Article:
Byline: Ambrosia Brody
CATALINA ISLAND — Boaters who view the Institute for Wildlife Studies’ Eagle Cam online may have caught the emergence of a baby bald eagle when it hatched the morning of April 4. The camera provides the public with a rare up-close look at this endangered species.
Cameras are fixed on two nests located on the island’s West End and at Two Harbors. The cameras, operated by the Pet Collective and the institute, have been streaming live footage of the nests since 2005.
Peter Sharpe of the Institute for Wildlife Studies said he anticipates one to two more chicks will hatch in the West End nest within the month. The West End chicks are offspring of Wray, a female bald eagle, and a male eagle nicknamed Superman.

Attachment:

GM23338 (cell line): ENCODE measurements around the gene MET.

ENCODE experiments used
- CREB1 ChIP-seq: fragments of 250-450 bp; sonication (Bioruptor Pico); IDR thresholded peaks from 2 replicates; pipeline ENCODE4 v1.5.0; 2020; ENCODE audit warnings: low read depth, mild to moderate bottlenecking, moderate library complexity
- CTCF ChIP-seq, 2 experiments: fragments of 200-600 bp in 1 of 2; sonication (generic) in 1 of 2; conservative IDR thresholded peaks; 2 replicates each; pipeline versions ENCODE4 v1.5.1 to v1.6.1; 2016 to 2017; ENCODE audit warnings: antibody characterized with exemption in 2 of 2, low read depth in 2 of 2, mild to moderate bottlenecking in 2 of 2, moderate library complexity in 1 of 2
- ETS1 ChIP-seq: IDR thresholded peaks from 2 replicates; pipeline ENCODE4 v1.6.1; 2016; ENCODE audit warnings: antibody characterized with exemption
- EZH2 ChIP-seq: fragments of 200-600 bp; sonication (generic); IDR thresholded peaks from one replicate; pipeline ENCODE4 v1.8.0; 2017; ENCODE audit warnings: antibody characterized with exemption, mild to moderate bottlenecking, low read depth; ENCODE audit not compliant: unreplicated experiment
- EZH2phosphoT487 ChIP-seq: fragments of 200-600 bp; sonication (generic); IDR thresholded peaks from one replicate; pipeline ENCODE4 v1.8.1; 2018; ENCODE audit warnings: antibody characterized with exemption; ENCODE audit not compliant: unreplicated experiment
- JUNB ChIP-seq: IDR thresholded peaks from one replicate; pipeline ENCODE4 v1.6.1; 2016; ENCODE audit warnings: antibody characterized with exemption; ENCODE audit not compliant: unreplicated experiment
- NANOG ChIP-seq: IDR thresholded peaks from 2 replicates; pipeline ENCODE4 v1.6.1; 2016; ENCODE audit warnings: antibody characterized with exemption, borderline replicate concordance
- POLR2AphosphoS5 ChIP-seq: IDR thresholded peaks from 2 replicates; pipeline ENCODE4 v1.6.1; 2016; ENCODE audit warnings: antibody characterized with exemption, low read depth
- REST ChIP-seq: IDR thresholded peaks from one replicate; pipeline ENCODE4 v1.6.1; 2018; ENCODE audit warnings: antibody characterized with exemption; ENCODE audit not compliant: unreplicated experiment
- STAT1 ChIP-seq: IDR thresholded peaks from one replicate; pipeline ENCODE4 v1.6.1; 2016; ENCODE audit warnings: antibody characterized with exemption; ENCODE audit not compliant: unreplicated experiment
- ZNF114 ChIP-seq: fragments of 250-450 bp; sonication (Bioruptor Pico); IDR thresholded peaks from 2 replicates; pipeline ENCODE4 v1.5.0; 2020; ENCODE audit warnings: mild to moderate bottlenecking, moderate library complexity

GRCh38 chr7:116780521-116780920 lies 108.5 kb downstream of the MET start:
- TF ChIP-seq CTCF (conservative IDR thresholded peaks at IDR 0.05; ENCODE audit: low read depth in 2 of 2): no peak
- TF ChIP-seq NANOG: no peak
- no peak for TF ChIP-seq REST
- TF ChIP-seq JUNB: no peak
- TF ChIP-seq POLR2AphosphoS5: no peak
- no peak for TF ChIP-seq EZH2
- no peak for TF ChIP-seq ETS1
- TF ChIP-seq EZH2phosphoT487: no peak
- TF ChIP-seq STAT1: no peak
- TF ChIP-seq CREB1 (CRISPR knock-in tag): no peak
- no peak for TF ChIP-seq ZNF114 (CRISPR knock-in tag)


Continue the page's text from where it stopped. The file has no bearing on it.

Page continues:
Cameras were initially used by institute staff in the 1990s to observe eggs, chicks and eagles in their natural environment. Now, they offer the public a unique view of the day-to-day activities of the eagles, which were once wiped out on Catalina Island due to DDT contamination in the early 1960s.
By 1989, the institute had reintroduced the eagles to the island — and its staff has been monitoring them closely ever since. Staff members put federal tracking leg bands on eagle chicks once they are 8 weeks old, take blood samples and equip them with wing tags and radio transmitters.
Bald eagles are recaptured if they are unhealthy or unable to seize prey.
Sharpe estimates that the eagles lay an average of two eggs per year.
The public can watch the eagles, donate funds to keep the cameras going, adopt a nest or contribute to the institute by visiting iws.org.